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The Truth About Vaccines: A Conversation with Baylor College of Medicine’s Dr. Peter Hotez

The Truth About Vaccines: A Conversation with Baylor College of Medicine’s Dr. Peter Hotez

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A spokesperson for President-Elect Donald Trump confirmed Tuesday that Trump recently met with Robert F. Kennedy Jr., a vocal vaccine skeptic. The news prompted many in the scientific community, including the American Medical Association, the American Academy of Pediatrics and the American Academy of Family Physicians, to reiterate the evidence that vaccines protect public health, prevent illnesses and do not cause autism.

TMC News spoke with Dr. Peter Hotez, M.D., Ph.D., dean of the National School of Tropical Medicine at Baylor College of Medicine and president of the Sabin Vaccine Institute and Texas Children’s Hospital’s Center for Vaccine Development, to learn more.

Q: In light of yesterday’s news about Robert F. Kennedy Jr.’s meeting with President-Elect Trump regarding vaccine safety, what are the consequences of the anti-vaccination movement?

The anti-vaccination movement has been around for quite a while, but it’s taken on a new character in the last couple of years. First of all, it’s regrouped in Texas in particular: There’s been the creation of a new political action committee called Texans for Vaccine Choice, which raises money for legislators to run on anti-vaxxer platforms; and Andrew Wakefield, the outspoken director of “Vaxxed,” which is a pseudoscience conspiracy documentary, has moved to Austin, Texas.

What we have now is an effort to promote non-medical exemptions so parents can opt their kids out of getting vaccinated for school entry. And what we’ve seen, and I’ve just published this in the Public Library of Science’s journal, PLOS Medicine, is that Texas is up to 50,000 kids now that are not getting vaccinated, and the actual number could be much higher. So you have some schools where you are getting 10, 20, 30 percent of the kids not being vaccinated, and what that usually means is we’re going to start seeing measles epidemics. My paper basically predicts measles in the next year or two, which is a highly deadly disease, killing 100,000 people a year.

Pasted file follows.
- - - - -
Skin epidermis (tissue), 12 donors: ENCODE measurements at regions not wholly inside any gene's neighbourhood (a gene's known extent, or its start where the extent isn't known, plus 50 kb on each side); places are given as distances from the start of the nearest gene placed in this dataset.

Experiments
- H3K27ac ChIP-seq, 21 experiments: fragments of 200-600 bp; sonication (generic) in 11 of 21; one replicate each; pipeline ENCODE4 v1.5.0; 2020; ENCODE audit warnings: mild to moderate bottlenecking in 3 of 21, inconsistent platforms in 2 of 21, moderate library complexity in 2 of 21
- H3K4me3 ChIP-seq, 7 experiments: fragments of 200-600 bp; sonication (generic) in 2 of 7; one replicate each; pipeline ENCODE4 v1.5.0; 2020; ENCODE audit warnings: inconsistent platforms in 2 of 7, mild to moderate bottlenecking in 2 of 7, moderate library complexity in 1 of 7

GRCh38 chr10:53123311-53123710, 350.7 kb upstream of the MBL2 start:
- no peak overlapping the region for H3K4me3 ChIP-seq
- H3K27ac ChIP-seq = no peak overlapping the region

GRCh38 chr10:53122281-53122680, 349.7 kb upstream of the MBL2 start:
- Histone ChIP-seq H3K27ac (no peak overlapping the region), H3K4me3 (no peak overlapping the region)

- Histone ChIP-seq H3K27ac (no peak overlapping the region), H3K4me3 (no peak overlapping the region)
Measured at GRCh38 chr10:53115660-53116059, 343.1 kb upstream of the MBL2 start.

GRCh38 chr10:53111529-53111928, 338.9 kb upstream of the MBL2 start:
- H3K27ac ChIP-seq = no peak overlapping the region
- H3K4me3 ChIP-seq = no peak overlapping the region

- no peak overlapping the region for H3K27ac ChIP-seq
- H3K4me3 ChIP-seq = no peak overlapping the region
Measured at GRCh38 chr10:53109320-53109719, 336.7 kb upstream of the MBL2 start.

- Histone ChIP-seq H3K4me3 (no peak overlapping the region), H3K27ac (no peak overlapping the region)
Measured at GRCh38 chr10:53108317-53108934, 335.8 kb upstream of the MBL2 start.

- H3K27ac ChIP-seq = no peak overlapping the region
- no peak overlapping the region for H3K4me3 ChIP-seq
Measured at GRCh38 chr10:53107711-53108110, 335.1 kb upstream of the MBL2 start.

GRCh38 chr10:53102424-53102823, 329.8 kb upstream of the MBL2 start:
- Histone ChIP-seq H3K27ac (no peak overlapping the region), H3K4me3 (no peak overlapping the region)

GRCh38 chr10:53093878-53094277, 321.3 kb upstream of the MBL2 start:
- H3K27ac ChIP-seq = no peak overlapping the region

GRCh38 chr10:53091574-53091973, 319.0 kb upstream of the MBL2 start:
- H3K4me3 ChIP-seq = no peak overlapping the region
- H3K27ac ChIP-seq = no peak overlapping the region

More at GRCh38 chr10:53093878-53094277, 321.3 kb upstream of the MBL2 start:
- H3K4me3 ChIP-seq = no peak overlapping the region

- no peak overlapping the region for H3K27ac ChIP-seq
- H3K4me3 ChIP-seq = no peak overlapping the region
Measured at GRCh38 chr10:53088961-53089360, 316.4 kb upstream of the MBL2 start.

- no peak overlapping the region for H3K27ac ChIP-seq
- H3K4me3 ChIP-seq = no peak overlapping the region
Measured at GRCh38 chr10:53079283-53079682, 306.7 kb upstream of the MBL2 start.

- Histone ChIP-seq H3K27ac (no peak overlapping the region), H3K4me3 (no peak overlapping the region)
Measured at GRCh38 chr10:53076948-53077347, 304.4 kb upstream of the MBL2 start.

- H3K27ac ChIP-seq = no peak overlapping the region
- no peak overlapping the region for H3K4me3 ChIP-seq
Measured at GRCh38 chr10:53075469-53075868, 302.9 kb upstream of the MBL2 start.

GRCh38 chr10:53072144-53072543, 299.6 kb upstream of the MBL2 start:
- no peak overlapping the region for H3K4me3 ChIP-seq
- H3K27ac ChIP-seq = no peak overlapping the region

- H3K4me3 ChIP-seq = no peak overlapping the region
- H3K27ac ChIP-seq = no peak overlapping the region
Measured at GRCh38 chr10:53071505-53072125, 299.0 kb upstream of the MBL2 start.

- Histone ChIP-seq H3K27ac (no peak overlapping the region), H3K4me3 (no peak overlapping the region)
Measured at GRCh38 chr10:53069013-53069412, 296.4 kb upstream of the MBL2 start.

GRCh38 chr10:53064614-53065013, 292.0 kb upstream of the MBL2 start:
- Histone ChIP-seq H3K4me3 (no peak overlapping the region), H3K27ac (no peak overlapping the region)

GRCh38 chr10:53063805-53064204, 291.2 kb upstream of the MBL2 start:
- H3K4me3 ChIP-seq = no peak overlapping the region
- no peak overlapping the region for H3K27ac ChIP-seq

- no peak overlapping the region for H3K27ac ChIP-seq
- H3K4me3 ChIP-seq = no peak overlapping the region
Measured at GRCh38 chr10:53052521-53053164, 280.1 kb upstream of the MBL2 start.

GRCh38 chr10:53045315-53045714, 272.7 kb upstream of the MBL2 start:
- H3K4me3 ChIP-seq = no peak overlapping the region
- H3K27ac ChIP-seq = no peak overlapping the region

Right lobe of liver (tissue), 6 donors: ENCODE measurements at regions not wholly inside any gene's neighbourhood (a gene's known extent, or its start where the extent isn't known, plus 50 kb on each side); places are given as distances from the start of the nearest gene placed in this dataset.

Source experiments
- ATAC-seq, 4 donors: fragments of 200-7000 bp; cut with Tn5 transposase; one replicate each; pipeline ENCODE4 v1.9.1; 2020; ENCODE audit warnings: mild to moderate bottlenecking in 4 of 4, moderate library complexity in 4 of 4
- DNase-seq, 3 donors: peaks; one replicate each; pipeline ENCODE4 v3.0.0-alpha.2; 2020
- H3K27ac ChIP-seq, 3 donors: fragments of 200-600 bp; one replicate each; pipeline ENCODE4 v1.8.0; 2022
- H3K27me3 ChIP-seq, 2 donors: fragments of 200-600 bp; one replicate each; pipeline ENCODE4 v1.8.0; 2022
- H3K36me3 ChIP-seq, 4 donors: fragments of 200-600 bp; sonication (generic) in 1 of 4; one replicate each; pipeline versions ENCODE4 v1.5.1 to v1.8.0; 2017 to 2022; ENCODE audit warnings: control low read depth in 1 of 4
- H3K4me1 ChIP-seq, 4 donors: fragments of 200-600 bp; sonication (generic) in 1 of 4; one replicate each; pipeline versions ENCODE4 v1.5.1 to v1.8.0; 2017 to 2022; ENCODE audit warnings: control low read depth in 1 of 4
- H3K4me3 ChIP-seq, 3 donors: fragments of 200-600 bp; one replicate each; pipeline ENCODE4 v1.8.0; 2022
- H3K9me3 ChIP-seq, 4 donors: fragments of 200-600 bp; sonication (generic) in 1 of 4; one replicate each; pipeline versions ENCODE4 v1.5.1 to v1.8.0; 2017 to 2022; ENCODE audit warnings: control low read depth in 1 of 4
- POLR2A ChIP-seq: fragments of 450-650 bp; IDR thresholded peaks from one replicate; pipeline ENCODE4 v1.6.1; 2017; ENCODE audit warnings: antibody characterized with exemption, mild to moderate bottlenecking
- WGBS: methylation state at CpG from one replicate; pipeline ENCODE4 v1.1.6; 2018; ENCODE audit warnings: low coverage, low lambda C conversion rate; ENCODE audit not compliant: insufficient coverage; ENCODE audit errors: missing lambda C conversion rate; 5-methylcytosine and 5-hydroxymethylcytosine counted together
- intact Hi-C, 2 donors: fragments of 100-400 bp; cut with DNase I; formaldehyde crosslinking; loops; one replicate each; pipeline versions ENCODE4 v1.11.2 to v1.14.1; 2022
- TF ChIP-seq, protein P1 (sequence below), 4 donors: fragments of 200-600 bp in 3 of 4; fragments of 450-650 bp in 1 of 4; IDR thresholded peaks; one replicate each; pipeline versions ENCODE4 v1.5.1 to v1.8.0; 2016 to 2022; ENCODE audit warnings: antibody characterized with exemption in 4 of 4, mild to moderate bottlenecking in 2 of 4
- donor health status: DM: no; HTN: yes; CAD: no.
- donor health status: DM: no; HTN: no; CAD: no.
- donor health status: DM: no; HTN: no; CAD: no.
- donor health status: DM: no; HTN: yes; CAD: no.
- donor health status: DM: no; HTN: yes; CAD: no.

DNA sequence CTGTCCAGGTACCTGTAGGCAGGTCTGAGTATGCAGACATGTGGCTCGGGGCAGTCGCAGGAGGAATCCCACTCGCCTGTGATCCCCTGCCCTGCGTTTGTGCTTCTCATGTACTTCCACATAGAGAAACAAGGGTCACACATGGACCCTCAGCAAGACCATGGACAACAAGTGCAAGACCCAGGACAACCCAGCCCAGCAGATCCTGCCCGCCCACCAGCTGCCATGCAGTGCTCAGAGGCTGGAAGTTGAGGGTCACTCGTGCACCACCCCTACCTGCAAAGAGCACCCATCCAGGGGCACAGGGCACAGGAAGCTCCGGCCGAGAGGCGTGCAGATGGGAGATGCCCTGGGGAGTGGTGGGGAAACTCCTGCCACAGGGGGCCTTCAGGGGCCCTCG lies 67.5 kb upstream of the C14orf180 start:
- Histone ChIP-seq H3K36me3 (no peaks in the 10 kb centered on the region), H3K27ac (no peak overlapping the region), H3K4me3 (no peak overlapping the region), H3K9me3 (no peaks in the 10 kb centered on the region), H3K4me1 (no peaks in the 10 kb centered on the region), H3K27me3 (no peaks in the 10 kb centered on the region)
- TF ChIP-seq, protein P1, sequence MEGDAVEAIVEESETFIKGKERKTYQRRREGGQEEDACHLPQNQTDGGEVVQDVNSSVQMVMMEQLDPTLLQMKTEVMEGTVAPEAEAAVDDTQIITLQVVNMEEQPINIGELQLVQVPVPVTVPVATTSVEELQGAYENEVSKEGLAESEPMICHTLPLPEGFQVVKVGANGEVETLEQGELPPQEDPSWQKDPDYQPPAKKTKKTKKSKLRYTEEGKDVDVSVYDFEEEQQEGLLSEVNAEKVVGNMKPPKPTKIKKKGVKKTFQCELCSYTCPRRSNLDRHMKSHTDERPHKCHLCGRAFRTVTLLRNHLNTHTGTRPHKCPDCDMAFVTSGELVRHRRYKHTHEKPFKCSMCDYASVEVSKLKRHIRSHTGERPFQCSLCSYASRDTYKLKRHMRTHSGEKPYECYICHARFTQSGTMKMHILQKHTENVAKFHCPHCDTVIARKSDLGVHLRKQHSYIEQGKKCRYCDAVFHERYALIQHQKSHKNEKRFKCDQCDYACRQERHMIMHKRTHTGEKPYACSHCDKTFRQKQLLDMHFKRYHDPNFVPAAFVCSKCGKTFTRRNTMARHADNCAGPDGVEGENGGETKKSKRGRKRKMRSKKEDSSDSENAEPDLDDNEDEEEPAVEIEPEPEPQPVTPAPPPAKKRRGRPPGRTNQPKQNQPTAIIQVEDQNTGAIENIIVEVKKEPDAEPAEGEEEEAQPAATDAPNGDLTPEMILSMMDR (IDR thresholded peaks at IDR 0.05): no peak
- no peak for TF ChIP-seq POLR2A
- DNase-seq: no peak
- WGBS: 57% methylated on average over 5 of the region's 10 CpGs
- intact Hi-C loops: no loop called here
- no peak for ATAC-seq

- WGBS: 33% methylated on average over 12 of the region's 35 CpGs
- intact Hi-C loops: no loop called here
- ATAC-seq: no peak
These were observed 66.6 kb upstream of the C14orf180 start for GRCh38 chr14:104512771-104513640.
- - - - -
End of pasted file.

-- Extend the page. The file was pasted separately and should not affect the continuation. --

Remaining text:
What seems to have happened is that this neo anti-vaxxer movement in Texas is going national, because one of the most outspoken anti-vaxxers is Bobby Kennedy Jr., who has compared vaccines to the Holocaust. He is now working with the president-elect to look at the possibility of creating some type of national commission. The reason I get involved is because I make vaccines; I’m the head of the Sabin Vaccine Institute & Texas Children’s Hospital’s Center for Vaccine Development and the National School of Tropical Medicine here at Baylor College of Medicine, and I also have a daughter with autism.

Q: Can you talk about the debunked link between the preservative called thimerosal, which is used in some vaccines, and autism? 

There is a massive amount of evidence showing that there is no link between vaccines and autism, and there’s no plausibility, because this is a condition that begins in the first trimester of pregnancy.